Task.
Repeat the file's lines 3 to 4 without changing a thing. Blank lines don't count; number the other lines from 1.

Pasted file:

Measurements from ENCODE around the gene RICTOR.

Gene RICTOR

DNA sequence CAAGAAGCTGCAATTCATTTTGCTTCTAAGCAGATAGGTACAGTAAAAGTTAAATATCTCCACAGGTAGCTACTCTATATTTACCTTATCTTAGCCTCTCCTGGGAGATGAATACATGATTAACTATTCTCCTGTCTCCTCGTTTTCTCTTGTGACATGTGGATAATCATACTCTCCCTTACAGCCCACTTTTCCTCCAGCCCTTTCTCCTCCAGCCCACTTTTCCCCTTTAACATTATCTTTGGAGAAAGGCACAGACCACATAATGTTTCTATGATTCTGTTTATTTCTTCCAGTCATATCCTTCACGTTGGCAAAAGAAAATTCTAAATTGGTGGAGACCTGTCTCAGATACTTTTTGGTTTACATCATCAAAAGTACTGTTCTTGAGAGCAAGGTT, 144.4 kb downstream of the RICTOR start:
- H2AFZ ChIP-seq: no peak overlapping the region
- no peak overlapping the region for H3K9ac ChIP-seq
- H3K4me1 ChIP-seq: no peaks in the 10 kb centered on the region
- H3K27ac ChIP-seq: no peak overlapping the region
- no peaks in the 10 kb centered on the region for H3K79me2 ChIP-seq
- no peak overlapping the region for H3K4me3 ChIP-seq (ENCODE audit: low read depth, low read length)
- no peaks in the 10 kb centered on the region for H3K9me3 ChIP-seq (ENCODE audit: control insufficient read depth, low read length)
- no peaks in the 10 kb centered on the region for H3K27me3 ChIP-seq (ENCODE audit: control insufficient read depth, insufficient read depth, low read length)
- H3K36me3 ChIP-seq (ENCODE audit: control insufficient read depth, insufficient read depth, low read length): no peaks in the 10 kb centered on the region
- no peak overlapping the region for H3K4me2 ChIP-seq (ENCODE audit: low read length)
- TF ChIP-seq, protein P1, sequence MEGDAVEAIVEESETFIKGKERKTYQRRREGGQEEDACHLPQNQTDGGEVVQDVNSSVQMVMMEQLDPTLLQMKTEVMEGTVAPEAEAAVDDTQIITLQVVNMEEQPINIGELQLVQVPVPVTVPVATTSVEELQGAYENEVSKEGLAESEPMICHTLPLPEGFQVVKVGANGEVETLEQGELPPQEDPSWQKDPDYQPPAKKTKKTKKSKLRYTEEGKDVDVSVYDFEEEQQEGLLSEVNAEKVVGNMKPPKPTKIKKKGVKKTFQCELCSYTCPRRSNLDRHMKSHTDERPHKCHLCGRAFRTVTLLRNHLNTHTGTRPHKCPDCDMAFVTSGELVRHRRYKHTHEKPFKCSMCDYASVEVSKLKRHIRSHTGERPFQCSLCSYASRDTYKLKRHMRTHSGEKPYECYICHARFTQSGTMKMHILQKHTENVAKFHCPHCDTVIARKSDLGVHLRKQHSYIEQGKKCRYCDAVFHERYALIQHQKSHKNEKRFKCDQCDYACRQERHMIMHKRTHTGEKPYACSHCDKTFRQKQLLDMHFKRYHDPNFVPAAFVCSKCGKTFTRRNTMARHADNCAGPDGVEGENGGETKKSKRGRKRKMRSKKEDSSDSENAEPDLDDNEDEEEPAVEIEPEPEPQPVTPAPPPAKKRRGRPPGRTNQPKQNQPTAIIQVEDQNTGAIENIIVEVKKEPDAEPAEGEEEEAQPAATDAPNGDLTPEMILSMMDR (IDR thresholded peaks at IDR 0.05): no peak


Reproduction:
DNA sequence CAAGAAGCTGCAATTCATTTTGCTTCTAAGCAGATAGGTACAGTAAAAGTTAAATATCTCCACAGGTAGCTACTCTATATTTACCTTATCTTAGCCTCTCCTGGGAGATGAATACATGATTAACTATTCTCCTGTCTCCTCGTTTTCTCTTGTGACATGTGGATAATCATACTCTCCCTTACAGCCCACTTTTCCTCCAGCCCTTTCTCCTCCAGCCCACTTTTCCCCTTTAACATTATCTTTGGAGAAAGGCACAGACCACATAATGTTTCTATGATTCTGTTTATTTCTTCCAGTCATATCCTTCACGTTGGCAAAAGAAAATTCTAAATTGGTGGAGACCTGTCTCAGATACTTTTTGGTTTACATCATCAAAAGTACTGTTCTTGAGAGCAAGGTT, 144.4 kb downstream of the RICTOR start:
- H2AFZ ChIP-seq: no peak overlapping the region